The organization that runs America’s international broadcasting services wants to build a transmitter in South Korea to give Voice of America and Radio Free Asia a better signal into the DPRK.
The Broadcasting Board of Governors disclosed the plan in its annual budget request, which was published on Wednesday.
The plan, if realized, could mean a substantially stronger and more reliable signal for the two stations, but is likely to attract jamming by North Korean authorities.
The BBG is seeking to construct a new medium wave transmitter in South Korea. This transmitter, optimally situated in a location near the border with North Korea, would be capable of sending a strong signal that would significantly enhance the BBG’s Korean Services’ capability to reach audiences. — BBG Fiscal Year 2014 Budget Request.
Both Voice of America and Radio Free Asia have broadcast their Korean language services on shortwave for years. Shortwave transmissions can easily cover all of the DPRK, but they are affected by atmospheric conditions so different frequencies need to be used at different times of day and year. They also require a shortwave radio.
In contrast, mediumwave coverage is much less prone to atmospheric interference and changes in a much more predictable way: at night signals bounce off the ionosphere and travel greater distances than during daylight. Mediumwave radios are also much more common.
For these reasons, mediumwave is desirable for broadcasting into North Korea, but getting on air in East Asia can be difficult because of the heavily regulated media scene.
In the last few years, Voice of America and Radio Free Asia have managed to put some of their programs on mediumwave by leasing time on two transmitters: the 1188kHz station of religious station Far East Broadcasting Co. (FEBC) in Seoul and the 648kHz transmitter of Voice of Russia near Vladivostok.
The envisaged new transmitter would probably cover a large portion of North Korea, from the border northwards.
North Korea would likely jam the frequency by deliberately broadcasting noise on the same frequency, but that’s often not completely successful — especially for the dedicated listener.
No further details of the plan were revealed in the budget filing.
BBG did report that radio remains the best way to reach North Koreans with news. The lack of Internet access in the DPRK means there isn’t a viable alternative for fast dissemination of information.
Both Voice of America and Radio Free Asia currently broadcast for five hours per day in Korean, with each retaining its own identity. Their programs are scheduled so that they don’t air at the same time.
VOA kicks off broadcasting at 9pm local time with three hours of programs until midnight. RFA then broadcasts through the night until 4am when VOA comes back on air until 6am. RFA puts out a final hour of programming between 6am and 7am.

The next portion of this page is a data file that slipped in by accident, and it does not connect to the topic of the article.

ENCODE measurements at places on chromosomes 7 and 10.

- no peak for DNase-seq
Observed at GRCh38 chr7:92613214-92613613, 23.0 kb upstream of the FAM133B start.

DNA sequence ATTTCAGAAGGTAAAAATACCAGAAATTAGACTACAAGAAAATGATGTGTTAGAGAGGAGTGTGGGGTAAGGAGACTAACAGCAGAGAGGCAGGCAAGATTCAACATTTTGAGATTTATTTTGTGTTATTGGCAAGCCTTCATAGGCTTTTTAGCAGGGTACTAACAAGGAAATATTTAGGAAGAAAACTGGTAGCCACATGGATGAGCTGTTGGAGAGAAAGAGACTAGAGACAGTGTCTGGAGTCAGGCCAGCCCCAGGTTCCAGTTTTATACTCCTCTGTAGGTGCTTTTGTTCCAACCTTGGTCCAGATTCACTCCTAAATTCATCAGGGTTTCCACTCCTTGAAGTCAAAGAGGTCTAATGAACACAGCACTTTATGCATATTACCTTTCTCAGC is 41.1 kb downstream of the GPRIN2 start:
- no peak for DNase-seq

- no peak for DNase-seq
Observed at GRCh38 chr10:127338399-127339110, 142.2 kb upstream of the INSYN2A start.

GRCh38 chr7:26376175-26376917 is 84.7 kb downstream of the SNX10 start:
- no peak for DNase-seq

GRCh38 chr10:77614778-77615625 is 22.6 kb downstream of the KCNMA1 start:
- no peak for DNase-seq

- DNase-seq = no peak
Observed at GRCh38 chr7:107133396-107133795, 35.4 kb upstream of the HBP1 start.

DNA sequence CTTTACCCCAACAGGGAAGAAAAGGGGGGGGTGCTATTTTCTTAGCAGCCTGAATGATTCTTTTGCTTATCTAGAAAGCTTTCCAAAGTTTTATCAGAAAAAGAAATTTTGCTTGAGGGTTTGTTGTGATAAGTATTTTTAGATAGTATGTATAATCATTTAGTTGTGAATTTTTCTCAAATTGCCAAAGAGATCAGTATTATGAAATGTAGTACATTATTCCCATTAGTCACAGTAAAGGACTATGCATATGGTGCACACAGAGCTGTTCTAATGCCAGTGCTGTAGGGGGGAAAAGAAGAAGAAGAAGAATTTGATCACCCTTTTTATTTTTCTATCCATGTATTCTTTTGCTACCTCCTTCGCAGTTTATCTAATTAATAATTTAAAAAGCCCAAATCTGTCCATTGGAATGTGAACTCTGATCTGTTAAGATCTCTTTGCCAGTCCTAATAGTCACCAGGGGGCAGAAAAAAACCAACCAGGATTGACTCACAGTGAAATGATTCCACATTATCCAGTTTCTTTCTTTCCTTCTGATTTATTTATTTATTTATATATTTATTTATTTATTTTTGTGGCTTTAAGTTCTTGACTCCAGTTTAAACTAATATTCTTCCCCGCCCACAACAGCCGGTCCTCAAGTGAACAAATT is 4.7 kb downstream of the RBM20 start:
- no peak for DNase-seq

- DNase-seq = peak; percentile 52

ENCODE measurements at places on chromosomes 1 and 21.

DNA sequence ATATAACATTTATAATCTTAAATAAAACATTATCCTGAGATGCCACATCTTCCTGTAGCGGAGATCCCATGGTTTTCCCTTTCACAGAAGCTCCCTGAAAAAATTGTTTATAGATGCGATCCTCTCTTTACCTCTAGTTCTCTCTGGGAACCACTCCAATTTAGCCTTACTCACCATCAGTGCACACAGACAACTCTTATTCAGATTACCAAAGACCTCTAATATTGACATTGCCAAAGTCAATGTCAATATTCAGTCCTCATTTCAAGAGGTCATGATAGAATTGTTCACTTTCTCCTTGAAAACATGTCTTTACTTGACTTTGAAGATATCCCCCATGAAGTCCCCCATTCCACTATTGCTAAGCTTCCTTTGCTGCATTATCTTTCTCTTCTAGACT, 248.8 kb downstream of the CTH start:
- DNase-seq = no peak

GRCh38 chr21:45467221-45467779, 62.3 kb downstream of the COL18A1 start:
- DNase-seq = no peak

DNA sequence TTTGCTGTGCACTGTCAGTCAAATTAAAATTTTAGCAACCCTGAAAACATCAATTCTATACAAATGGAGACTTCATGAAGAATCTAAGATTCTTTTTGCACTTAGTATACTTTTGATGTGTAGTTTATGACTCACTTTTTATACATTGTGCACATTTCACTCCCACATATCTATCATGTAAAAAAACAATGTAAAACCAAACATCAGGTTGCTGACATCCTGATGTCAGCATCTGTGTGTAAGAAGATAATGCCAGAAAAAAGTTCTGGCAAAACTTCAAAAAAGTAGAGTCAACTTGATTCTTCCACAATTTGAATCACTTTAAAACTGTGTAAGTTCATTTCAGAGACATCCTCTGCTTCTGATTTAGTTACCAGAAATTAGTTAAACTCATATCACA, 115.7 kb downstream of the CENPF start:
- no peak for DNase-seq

At first those might seem like odd hours to be on the air, but foreign radio listening needs to be done in private at home, so nighttime or early morning broadcasts are preferred. Broadcasting overnight has the added benefit that radio wave propagation is generally better during the hours of darkness.
In its budget request, BBG asked for $2.15 million to run Radio Free Asia’s Korean service in the fiscal year, a drop of 2 percent from its current budget. RFA will see budget cuts to all its services in 2014, according to the budget, but those for the Korean service are among the smallest and nowhere near to 28 percent cut to Cambodian services.
The Voice of America budget does not break out the Korean service, but the East Asia and Pacific division in which it’s included will see its proposed 2014 budget unchanged at $33.3 million.
Here’s how the BBG explained the different identities and directions of each station:
In order to help audiences understand U.S. government policies and views, VOA Korean goes directly to key American policymakers on North Korea issues. Through its sources in the Administration, Congress, and the think tank community, VOA Korean consistently provides the latest and most authoritative news and analysis on U.S. policy towards North Korea, in the Korean language. To enhance its capabilities to reach North Koreans, VOA Korean is expanding its partnership with South Korean entities through program placements.
RFA Korean’s strength in surrogate reporting lies in its utilization of North Korean defectors. Working closely with an extensive network of contacts inside the target area and Chinese towns bordering North Korea, RFA Korean uses defectors to add value to broadcast content. The Service’s feature stories highlight the human rights situation both inside and outside North Korea, including in China, where many North Korean refugees stay in hiding. — BBG Fiscal Year 2014 Budget Request.